Canada Wood Asian Manager’s Regional Meeting

Group photo in front of the 2X4 elderly care project under construction in Kanagawa Prefecture

A Canada Wood Asian manager’s regional meeting took place in Japan from April 25th to 28th. At the meeting, 15 persons from 5 countries (Canada, China, Korea, Indian and Japan) gathered to familiarize themselves with their colleagues and sister markets to exchange information and best practices for developing opportunities and expanding international markets for Canadian wood products. Of the three full days that the manager’s spent together for meetings, presentation and brainstorming sessions, one day was set aside for the group get out of Tokyo to visit Polus Tech’s Post & Beam Pre-Cut Manufacturing Plant in Ibaraki Prefecture, Mitsui Home Component’s 2×4 & Truss Component Manufacture Plant in Saitama Prefecture, and last but not least a tour of a 2,200m² three-storey 2×4 fireproof elderly care facility under construction in Kanagawa Prefecture, designed by Issiki Architects & Partners, constructed by Nagai Construction Co., Ltd. and the structural materials supplied by Wing Co., Ltd. I would like to take this opportunity to thank these Japanese companies and their staff who generously took time out of their busy schedules and hosted our group.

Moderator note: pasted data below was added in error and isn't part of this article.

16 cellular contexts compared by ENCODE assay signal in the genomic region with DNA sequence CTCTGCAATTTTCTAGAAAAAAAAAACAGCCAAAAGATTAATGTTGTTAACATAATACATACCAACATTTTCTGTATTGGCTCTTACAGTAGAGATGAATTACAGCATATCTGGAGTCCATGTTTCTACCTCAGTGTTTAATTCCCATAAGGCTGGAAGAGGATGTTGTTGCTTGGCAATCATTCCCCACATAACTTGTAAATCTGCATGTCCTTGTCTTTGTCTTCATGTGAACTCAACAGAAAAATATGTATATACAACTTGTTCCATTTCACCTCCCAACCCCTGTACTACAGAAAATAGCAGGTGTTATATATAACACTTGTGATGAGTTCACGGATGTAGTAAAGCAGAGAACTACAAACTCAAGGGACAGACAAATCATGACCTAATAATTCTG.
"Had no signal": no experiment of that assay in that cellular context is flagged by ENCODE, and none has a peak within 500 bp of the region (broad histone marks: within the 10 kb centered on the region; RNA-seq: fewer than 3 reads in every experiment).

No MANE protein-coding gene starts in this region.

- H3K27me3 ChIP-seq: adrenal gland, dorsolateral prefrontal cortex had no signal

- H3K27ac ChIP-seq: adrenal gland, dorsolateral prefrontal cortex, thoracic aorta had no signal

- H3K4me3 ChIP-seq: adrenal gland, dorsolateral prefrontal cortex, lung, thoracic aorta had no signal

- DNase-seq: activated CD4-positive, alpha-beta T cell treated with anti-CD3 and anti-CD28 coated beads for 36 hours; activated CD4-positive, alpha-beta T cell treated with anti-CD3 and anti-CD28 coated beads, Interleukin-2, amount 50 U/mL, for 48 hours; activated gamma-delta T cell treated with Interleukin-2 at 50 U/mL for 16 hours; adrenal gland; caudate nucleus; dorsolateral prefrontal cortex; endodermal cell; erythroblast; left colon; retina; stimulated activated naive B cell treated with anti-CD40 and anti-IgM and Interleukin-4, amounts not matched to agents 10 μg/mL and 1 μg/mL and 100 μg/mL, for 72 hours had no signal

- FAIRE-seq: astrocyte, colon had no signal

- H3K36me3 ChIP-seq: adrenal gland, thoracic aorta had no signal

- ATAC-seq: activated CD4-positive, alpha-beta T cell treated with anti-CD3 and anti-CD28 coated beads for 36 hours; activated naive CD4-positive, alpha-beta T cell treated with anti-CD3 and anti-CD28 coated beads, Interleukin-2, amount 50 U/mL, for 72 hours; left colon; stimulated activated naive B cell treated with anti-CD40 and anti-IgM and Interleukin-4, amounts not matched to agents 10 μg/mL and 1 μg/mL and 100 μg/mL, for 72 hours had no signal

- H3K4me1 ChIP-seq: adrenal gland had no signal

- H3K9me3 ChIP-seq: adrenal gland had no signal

Canada Wood Group Hires Second Representative in India

Canada Wood Group (CWG) announces the hiring of Mr. Raj Singh as Business Development Manager to be located in New Delhi, India.   Mr. Singh is the second industry representative attached to Canada Wood to be assigned to the BC Forestry Innovation Investment (BC FII) Indian initiative.   Mr. Sanjay Gupta was hired on June 23, 2014 to work on behalf of CFPA members in the Mumbai office.   This second CW position will be shared jointly by CFPA and COFI.